Main content

## Matrices as transformations

Current time:0:00Total duration:4:43

# Transforming vectors using matrices

## Video transcript

Voiceover:Let's say that
we've got a position vector, P and it is equal to or
represented as a column vector, right over here, 2, 1. If we wanted to plot this,
and that is what I'll do. Let's plot it. If we were to plot it, that's my Y axis, this right over here is my X axis. If we assume that the first entry here is X coordinate, 1, 2, 1. Our position vector is
going to be right over here. We could represent it. We could represent it in this kind of vector symbol, like that. Where the tail is at the origin and the tip, the head, is at that point or we could say it's really
representing this position, right over here on the coordinate plan. What I wanted to do in this video is apply a transformation
to this position vector. The way I'm going to do it is I'm going to multiply our vector, P by a matrix and then the resulting product is going to give me
another position vector. So, what do I mean by that? I could have a transformation
matrix, capital T and let's just say it is
equal to 2, 1, -1, and 2. What happens if I multiply TxP? Let's do that right over here. TxP, so first let's just make sure that this is actually a valid operation that matrix multiplication or matrix vector
multiplication is defined here. Let's just look at what T and P look like. I'm gonna copy and paste. That is T and this is P right over here. Can we multiply a 2x2 matrix times a column vector like this, which is essentially 2x1 matrix. Well sure, as as we know matrix multiplication is only defined, or at least conventional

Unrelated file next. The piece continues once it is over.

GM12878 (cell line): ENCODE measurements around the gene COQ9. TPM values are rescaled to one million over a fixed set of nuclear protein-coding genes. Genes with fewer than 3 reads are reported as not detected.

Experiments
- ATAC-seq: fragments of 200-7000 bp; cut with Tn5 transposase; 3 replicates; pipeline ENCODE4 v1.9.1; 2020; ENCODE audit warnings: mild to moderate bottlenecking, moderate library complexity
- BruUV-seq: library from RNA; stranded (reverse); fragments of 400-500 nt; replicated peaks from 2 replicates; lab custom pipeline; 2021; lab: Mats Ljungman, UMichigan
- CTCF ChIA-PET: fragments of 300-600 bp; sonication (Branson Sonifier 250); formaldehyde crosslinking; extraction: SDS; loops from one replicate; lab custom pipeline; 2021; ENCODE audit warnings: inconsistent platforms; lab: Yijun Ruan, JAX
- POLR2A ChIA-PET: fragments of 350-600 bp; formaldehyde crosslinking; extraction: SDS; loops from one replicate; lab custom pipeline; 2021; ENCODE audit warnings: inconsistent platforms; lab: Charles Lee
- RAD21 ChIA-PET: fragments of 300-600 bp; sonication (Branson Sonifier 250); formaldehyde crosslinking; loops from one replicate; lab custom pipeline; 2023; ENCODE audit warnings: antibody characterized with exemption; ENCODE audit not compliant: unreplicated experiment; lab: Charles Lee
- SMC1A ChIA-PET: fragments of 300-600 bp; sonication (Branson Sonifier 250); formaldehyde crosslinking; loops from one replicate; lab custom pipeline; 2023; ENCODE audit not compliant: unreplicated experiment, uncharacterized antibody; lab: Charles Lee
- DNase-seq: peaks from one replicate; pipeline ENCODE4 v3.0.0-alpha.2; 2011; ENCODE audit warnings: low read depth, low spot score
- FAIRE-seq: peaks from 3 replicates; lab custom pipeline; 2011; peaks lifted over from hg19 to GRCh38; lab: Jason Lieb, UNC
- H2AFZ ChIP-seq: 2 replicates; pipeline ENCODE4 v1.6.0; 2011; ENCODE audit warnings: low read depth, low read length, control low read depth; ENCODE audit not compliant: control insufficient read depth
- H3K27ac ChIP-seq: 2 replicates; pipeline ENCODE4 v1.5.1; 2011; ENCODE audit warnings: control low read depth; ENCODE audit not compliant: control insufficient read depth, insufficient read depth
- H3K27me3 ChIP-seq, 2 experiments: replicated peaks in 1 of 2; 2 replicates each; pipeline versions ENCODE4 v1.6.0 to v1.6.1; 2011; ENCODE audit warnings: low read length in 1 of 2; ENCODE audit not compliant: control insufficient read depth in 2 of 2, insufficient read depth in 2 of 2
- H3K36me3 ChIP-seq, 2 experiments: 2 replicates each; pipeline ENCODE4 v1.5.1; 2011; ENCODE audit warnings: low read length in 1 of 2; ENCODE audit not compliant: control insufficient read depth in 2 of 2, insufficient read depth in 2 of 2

matrix multiplication is only defined if the first matrix number of columns is equal to the number of rows in the second
matrix, right over here. We see there, both of those are 2. This is going to result in a 2x1 matrix. This is going to result in a 2x1 matrix. What's interesting about that is that this is another column vector. This is another position vector. You took this vector P, multiplied it by this
transformation vector and we're gonna get another 2x1, which we could think of
as a position vector, which we could plot. What's essentially happened is this transformation vector has moved, has essentially given this point. It has given us a new point. Let's think about what that is. This first entry here, we're essentially thinking about, we're going to deal with the first row and the first and the only column, really. Let me do, use a color
that I haven't used yet. We're gonna think about
this row and this column. It's gonna be 2x2, which is 4, plus 1x1, which is 1 or this is just going to be equal to 5. For the second entry, right over here. It's going for the
second row, first column. It's gonna deal with the second row here and the one and only
column, right over here. -1x2 is -2, plus 2x1, which is 2. -2+2 is just equal to 0. Now, we have the position 5, 0, which is right over here. 1,2,3,4,5 So, we started with this point, this position vector, I
guess you could say, P As transformed it to this
other position vector and I guess we could call this P prime. If you wanted to draw them as vectors, this right over, kinda
tradition vector form, that right over there is P prime and this right over here is P. This right over here is P. This is P actually, let me
make sure there's a prime. This is P prime and the way we got from P to P prime is using this transformation matrix.